And is there any way one can download a set of any of these – futhark would be my preference – to use on the virtual keyboard of a smartphone? Even if it ends up in the emoji section. Just so long as I don’t have to load a whole separate program each time…

    Love to know if you have some thoughts/solutions.

    • polyphanes says:

      I don’t ever really use Theban; it’s an alphabet, brought forward by Cornelius Agrippa, based on earlier “alchemical” alphabets that were in vogue for encoding magical texts. The “medieval zodiacal runes” can be found on the Liber Runarum page on my site at this link, and I talk more about it in this post. These are much more recent inventions than Futhark, which are much older, and shouldn’t really be thought of in the same way. It is an alphabet, all the same.

      Fonts and encodings are always a pain to work with; you’d need to share a font with someone else so that, when you use the font to write something, they actually see the font for the thing that’s written and not something else. This also gets into Unicode encoding and this, that, and the other; to make it short, no, there’s no short, easy, or uncomplicated way to get such a thing working on a smartphone. (There are ways, but they’re not for the faint-hearted, and even I don’t bother with them.) I just generally use the Roman script (what you’re reading right now), Greek, or Hebrew to get my point across when discussing magical things, or if I must, write it out with pen and paper and send a picture of it.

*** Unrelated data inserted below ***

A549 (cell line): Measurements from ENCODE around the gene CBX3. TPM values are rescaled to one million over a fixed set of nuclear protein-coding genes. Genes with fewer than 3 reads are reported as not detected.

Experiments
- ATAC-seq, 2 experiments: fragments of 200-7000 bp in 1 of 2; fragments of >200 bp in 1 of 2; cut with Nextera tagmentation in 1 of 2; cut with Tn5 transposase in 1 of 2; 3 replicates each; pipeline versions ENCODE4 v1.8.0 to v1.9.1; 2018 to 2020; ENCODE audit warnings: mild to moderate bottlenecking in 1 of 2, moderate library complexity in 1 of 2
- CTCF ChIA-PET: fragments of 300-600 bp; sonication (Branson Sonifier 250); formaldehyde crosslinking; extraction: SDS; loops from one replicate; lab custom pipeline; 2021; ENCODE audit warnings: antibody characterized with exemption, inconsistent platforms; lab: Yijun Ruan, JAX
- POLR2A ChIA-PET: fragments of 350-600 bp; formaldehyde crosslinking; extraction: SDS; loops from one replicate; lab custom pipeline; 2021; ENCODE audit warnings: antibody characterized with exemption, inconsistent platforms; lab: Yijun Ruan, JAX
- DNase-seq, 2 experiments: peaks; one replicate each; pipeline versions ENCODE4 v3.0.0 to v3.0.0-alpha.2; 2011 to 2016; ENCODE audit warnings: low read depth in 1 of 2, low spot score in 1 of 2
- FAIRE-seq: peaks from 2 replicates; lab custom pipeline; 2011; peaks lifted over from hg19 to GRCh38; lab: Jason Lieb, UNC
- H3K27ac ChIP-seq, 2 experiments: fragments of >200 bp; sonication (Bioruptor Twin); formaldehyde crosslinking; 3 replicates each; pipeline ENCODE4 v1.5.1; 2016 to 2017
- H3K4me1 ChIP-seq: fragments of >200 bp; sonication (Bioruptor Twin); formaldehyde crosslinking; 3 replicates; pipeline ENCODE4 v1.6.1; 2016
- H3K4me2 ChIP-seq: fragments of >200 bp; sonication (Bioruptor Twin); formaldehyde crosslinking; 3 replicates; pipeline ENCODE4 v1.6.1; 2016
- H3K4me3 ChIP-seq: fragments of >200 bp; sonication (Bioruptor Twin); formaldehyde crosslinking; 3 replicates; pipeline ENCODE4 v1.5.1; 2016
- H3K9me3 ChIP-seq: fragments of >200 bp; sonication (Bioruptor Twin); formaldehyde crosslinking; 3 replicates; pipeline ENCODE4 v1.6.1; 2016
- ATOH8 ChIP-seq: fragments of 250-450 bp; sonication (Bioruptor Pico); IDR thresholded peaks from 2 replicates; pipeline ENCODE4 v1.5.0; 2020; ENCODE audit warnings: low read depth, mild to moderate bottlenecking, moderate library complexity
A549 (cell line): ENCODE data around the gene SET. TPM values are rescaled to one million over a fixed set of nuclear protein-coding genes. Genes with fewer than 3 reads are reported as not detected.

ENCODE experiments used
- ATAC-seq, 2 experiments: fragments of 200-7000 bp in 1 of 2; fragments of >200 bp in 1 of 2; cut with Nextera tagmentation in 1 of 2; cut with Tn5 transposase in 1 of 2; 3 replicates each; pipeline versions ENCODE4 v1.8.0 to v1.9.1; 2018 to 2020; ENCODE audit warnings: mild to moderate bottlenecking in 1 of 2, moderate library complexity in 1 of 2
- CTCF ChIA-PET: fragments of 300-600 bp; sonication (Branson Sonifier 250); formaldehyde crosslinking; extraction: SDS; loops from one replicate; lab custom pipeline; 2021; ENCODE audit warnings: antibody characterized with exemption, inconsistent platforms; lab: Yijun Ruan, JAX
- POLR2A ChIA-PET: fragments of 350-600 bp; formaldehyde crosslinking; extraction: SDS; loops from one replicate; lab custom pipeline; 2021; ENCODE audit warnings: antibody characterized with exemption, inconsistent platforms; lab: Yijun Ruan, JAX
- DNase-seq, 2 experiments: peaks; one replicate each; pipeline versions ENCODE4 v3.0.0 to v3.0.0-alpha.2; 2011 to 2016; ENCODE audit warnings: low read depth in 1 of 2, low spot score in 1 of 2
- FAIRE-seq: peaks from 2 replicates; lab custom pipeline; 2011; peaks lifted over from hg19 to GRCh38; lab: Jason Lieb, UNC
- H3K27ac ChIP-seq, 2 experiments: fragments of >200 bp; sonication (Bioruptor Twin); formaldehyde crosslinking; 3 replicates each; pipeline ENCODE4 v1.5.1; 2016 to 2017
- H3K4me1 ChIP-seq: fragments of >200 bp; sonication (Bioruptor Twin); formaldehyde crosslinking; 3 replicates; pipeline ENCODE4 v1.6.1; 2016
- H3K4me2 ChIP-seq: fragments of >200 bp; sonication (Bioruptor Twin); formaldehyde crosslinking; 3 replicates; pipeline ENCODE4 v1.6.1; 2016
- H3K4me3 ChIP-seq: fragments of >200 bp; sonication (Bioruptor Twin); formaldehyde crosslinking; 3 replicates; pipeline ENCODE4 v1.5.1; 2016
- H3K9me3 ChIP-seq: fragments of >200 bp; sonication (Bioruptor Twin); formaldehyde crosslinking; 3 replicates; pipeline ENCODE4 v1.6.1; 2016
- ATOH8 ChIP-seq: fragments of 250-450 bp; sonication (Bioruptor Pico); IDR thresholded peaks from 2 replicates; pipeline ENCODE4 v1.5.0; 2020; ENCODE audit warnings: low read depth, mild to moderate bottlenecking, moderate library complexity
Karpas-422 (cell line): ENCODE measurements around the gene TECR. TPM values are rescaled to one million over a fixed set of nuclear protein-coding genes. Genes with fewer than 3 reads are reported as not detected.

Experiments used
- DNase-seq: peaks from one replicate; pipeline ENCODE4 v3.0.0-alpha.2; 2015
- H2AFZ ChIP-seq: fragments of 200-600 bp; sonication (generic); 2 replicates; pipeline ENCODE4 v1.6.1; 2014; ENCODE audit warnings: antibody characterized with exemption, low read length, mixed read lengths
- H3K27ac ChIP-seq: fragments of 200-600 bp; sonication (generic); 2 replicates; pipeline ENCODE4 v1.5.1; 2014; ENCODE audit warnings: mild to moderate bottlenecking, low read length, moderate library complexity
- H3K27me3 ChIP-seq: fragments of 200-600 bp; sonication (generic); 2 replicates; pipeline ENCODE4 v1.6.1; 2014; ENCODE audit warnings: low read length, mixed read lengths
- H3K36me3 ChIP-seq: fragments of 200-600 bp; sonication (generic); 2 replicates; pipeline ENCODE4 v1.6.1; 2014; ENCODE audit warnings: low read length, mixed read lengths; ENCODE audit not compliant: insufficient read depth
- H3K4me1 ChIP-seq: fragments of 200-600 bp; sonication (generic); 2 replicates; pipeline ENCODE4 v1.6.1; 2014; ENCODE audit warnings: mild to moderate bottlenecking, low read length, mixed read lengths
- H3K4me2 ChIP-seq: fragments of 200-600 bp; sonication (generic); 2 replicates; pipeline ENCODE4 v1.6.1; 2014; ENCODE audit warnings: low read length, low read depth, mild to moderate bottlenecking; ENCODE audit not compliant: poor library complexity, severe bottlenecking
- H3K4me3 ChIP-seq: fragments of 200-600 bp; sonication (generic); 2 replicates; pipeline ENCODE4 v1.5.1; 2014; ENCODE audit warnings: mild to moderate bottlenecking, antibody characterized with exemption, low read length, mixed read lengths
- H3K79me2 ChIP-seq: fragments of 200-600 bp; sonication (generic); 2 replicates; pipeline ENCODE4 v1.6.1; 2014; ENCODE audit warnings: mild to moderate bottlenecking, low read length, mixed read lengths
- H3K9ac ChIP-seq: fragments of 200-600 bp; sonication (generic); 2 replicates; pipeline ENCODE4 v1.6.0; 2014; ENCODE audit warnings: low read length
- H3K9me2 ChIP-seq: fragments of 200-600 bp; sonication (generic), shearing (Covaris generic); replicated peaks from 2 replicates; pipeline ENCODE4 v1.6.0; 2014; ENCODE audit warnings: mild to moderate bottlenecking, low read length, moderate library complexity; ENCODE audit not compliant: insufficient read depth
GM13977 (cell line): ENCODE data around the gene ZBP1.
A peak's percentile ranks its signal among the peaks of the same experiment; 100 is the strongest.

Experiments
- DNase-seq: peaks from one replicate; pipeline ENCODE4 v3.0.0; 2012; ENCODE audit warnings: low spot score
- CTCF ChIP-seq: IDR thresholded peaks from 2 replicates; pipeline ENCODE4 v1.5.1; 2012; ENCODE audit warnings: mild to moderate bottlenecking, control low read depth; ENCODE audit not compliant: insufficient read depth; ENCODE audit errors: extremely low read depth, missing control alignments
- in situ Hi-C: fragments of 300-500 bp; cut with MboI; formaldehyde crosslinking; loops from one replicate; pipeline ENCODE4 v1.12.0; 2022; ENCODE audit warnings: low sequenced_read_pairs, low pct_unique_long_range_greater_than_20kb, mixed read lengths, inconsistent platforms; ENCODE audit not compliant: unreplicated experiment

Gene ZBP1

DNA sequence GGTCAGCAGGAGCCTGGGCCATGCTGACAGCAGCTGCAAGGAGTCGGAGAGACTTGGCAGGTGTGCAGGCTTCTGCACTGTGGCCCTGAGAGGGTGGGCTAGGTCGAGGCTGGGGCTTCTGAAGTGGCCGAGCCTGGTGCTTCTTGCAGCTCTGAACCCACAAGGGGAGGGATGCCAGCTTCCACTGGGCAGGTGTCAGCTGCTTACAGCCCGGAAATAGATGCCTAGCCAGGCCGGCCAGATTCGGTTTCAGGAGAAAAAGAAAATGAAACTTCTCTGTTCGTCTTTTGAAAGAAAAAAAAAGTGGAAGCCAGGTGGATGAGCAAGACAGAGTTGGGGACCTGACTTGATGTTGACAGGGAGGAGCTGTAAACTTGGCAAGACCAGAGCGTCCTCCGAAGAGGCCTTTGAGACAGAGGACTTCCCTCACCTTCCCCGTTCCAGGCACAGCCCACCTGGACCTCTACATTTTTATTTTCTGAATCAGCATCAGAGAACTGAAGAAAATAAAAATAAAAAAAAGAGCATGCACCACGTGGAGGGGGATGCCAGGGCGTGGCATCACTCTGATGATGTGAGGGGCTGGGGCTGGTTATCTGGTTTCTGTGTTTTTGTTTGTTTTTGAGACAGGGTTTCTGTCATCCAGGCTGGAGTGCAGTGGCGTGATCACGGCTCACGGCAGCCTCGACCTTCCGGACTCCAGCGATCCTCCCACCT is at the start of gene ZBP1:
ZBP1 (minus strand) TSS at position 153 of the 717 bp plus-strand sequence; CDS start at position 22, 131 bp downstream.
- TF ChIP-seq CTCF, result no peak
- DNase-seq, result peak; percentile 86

12. Always drawn to such topics in life always find myself playing with mirrors candels and sitting in darkness. Wondering and thinking and always repeating parts of my life as if i were reliving a dreamoften knowing a second to late wats going on somethings change often in small vareations wats up could someone tell me??

  13. Cara Estevez says:

    There’s no letter U..

    • polyphanes says:

      The letters U and V are considered to be the same letter before 1700 or so (and even afterwards, and in very limited cases in monumental inscriptions in the modern day), so just treat U and V the same. For W, which is literally a double u, just use UU/VV (which is also how it was done in the early modern period).